NEW HAVEN, Conn. (WTNH)– While there is plenty we don’t know about the shooting of New Haven Police Captain Anthony Duff Monday night, there is one thing we do know.
“A police officer provided a tourniquet on him that may have saved his life and we just recently implemented that program,” said New Haven police Commissioner Anthony Dawson at a press conference Tuesday.
That program was implemented through Yale New Haven Hospital, where trauma surgeons know the importance of stopping blood loss immediately.
“The main cause of death in most of these situations is bleeding,” said trauma surgeon Dr. Felix Lui.
Tourniquets have been used in battlefield medicine for decades. The rise in mass shootings here in the United States caused experts to look into putting tourniquets in the hands of first responders as well.
“Our trauma surgeons have come out with me and our team and trained every single officer in New Haven and West Haven as well,” said Dr. Ina Violano, manager of injury prevention, community outreach, and research for Yale New Haven Hospital.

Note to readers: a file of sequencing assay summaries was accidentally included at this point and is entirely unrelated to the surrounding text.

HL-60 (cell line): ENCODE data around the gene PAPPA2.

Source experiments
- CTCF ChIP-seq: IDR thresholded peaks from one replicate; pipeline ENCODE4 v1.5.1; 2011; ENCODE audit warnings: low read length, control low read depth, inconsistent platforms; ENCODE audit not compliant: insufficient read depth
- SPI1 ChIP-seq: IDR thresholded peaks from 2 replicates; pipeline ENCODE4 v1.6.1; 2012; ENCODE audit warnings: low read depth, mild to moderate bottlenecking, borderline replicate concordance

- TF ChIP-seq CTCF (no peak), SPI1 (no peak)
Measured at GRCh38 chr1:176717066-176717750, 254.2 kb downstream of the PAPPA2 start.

The hospital also provided the tourniquets, one to every single officer. New Haven officers used the device and their training when Captain Duff was shot Monday.
Tourniquets are not complicated. You slip it on the arm or the leg that’s bleeding, place it about two fingers’ width above the wound, pull it tight, then turn the windlass to make it even tighter.
“As much as you can until the bleeding stops,” Dr. Violano explained.
Don’t be surprised if the person starts screaming. It does hurt. Keep that in mind if you ever have to do it to yourself.
It’s a temporary fix, because it does cut off the flow of blood, but as Captain Duff found out Monday night, it can make a crucial difference.
“That gives them the best chance to get to the hospital, to the trauma center, so that they can get their definitive care provided as soon as possible,” said Dr. Lui.
New Haven Police officers have used tourniquets on trauma victims 9 times just this year alone. Yale New Haven Hospital wants to expand the program to more police departments, as well as schools, malls, offices, and places of worship. All places where, unfortunately, we have seen shootings in recent months.